The jobs that have seen the fastest pay growth lately may surprise you. They’re not software developers or health care workers – bank tellers and cashiers are seeing the strongest pay growth, according to a new Glassdoor report.
Bank tellers’ median base pay rose 9.2% to $31,455 in December compared with the year-ago period, while pay for cashiers increased 5.7% to $28,328. Truck drivers rounded out the top three with their pay up 5.3% to $54,445.
The reason for tellers’ and cashiers’ big wage gains: pressure on minimum wages in 2018. While the federal minimum wage remains $7.25, workers in 20 states will see their minimum wage increase in 2019.
Affected workers who work year-round will see their annual pay go up between $90 and $1,300, on average, depending on the size of the change in their state, according to the Economic Policy Institute. In New York City, for example, the minimum wage increased to $15 for all businesses with more than 10 employees. And employers like Walmart and Amazon have also raised minimum wages for their workers.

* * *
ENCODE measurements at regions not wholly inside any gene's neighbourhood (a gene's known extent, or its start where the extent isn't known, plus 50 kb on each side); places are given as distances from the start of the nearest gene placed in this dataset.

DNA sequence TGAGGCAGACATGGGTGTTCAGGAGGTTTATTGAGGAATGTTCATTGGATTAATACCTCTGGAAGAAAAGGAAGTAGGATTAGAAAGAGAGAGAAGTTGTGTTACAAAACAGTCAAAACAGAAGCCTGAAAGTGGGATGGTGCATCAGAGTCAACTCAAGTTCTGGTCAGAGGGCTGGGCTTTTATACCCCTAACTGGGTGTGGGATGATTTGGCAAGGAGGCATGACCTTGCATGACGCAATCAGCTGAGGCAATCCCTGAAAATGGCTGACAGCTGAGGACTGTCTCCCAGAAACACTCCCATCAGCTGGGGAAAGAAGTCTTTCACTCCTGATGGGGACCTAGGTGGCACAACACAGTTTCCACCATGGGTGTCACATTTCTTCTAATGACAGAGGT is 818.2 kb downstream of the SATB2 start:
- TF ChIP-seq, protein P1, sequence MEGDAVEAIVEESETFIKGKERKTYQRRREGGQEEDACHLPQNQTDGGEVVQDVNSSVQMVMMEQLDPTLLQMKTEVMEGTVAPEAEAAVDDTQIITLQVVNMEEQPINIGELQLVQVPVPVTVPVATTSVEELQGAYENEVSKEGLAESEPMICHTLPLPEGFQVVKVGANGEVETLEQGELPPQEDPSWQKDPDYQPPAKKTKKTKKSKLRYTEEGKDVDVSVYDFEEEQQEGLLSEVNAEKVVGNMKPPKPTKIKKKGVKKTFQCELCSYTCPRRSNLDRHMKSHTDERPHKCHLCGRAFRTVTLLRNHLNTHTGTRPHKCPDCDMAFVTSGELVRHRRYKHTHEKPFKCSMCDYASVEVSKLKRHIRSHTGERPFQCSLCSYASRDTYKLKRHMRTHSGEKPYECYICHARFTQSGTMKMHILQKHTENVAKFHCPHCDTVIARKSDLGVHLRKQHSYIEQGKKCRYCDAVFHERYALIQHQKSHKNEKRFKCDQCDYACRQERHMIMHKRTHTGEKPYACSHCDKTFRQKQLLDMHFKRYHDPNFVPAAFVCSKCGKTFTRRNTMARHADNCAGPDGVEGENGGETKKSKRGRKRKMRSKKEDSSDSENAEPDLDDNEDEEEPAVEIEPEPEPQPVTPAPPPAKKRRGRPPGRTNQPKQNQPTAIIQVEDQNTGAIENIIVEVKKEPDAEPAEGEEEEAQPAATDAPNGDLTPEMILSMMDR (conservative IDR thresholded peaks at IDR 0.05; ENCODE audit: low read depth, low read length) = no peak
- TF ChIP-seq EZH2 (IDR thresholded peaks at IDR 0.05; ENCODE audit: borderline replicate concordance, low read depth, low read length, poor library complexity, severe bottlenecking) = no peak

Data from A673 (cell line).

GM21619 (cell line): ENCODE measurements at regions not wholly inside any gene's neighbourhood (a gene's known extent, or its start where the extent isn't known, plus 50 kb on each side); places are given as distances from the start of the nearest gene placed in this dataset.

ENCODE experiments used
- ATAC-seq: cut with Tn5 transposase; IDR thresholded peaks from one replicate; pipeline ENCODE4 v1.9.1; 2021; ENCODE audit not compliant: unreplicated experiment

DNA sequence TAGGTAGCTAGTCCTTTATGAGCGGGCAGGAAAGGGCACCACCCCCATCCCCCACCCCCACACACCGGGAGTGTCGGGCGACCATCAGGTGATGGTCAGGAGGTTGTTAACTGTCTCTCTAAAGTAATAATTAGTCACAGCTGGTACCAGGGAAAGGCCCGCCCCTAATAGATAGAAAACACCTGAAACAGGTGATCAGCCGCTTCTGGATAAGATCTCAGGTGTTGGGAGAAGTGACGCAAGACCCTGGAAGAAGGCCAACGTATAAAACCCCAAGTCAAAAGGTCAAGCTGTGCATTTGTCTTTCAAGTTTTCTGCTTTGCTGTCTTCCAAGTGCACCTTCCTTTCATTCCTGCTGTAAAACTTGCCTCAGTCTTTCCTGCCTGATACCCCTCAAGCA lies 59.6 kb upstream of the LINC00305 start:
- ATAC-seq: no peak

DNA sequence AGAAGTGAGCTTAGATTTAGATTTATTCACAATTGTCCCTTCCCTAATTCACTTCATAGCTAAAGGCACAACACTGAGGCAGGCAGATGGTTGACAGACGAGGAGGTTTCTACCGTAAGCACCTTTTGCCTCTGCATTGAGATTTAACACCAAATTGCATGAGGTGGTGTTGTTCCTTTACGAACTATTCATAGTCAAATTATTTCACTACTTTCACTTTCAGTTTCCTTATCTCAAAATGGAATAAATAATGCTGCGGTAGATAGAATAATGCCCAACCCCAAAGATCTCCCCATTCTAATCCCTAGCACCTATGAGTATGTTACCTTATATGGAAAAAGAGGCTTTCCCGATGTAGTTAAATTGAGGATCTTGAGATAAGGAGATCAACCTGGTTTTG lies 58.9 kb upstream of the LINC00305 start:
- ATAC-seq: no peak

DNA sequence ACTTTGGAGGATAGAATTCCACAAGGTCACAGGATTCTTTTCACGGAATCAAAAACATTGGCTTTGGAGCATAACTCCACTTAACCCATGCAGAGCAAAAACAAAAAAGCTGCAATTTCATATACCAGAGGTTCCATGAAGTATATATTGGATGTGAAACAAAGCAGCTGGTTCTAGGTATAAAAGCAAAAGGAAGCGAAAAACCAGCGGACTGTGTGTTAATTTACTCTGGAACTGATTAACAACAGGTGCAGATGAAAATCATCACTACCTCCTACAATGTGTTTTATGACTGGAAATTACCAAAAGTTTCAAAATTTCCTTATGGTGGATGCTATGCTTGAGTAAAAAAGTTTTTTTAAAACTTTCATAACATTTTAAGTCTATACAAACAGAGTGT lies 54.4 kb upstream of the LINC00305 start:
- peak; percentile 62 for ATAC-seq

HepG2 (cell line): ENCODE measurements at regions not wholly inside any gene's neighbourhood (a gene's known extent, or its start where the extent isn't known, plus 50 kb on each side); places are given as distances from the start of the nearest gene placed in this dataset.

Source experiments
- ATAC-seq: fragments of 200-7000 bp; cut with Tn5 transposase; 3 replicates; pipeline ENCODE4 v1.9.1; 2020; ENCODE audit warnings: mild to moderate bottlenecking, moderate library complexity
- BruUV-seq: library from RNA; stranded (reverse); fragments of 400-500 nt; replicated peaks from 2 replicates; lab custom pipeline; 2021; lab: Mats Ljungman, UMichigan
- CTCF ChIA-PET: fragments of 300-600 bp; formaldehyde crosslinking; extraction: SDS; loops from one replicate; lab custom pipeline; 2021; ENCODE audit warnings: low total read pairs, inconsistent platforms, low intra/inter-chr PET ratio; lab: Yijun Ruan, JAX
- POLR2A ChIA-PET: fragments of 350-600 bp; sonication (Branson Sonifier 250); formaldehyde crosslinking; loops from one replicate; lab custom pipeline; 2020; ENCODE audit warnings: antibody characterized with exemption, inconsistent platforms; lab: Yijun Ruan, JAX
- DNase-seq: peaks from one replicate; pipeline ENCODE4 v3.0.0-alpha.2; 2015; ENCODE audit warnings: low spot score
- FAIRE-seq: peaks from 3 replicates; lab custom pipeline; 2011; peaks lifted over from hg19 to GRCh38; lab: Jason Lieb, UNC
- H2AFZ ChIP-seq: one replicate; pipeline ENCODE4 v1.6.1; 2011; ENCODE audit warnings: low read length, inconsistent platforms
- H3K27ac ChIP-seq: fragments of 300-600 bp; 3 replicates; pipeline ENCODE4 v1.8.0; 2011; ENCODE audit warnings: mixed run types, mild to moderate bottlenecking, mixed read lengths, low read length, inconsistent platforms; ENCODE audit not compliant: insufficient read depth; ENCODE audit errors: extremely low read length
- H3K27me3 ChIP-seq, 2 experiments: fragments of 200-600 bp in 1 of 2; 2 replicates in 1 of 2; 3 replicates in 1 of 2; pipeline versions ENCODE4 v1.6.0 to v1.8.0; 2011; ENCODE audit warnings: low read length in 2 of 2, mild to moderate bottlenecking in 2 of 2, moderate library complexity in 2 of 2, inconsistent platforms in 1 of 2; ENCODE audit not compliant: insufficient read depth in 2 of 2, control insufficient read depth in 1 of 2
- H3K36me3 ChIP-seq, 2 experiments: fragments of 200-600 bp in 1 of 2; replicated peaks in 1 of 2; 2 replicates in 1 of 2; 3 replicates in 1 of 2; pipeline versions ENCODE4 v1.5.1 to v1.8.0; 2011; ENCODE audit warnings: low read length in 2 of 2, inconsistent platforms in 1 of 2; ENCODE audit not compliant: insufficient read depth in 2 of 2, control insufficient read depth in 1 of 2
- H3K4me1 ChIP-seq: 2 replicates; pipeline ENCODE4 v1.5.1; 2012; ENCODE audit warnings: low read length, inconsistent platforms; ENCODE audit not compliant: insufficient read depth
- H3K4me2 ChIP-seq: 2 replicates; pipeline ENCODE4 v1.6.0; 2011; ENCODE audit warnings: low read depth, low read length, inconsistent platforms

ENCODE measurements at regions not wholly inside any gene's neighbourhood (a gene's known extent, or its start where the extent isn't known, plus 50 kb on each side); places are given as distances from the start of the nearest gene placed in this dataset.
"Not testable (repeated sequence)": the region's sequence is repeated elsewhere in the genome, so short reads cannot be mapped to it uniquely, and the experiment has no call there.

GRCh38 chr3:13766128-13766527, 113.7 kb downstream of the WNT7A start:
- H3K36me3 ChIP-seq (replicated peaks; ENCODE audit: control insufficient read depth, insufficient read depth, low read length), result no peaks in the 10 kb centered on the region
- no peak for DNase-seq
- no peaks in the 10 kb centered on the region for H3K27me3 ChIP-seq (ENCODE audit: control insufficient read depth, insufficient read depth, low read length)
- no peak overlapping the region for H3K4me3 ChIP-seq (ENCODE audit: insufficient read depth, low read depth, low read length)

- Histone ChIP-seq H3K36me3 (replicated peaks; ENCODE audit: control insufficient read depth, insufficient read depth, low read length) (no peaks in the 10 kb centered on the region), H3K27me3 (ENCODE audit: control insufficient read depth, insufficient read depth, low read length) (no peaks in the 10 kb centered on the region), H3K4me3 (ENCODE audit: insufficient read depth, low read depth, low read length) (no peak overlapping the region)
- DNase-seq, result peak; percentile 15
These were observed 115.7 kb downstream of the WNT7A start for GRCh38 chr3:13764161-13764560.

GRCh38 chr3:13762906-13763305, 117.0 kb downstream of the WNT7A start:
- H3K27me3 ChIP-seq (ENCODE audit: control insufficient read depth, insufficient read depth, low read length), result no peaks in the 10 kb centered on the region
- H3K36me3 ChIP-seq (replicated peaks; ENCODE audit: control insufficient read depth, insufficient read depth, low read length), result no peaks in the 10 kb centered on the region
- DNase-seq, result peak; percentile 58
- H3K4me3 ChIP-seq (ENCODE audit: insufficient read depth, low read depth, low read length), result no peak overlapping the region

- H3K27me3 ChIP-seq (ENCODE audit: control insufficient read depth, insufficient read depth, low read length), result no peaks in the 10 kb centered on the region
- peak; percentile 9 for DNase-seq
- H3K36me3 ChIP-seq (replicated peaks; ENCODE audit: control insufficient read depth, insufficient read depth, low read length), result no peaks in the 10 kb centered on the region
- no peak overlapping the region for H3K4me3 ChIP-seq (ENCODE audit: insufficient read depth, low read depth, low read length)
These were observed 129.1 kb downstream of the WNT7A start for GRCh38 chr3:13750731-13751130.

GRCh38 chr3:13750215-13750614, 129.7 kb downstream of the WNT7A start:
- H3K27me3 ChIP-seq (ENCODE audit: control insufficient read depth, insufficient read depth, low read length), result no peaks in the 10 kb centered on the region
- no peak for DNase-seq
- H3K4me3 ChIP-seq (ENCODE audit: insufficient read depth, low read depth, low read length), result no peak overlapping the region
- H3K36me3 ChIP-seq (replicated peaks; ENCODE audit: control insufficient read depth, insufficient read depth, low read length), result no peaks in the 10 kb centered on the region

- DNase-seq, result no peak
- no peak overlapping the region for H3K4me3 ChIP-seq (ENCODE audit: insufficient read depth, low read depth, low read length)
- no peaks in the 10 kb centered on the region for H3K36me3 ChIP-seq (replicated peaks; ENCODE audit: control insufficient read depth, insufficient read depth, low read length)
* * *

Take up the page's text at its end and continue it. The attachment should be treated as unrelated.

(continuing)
“Despite concerns about rising labor costs and automation, employment and wage trends for these low-wage jobs remain positive,” writes Glassdoor’s Daniel Zhao.
With the national unemployment rate at 3.7%, American workers are cashing in on the tight labor market. According to Glassdoor, median base pay for full-time workers rose to $52,863 in December 2018, a 2.3% increase compared to a year ago.
The cities with the biggest pay gains were tech hub San Francisco, New York City, and Boston. San Francisco led for the fifth consecutive month with median base pay increasing 4% to $71,482 per year. New York City workers saw their pay climb 3.5% to $63,368. Atlanta rounded out the top three with median base pay rising 3.4% to $55,324.
While workers’ median pay rose 2.3% from December a year ago, it still represents a decline from November’s annual pay growth of 2.6%, according to Glassdoor. This is the first time that median annual pay is down month-over-month since July 2017.
“As trade war tensions remain, the S&P 500 ends 2018 down and the Fed reconsiders its rate hike schedule, businesses may hesitate to raise wages despite a still-tight labor market,” Zhao says.
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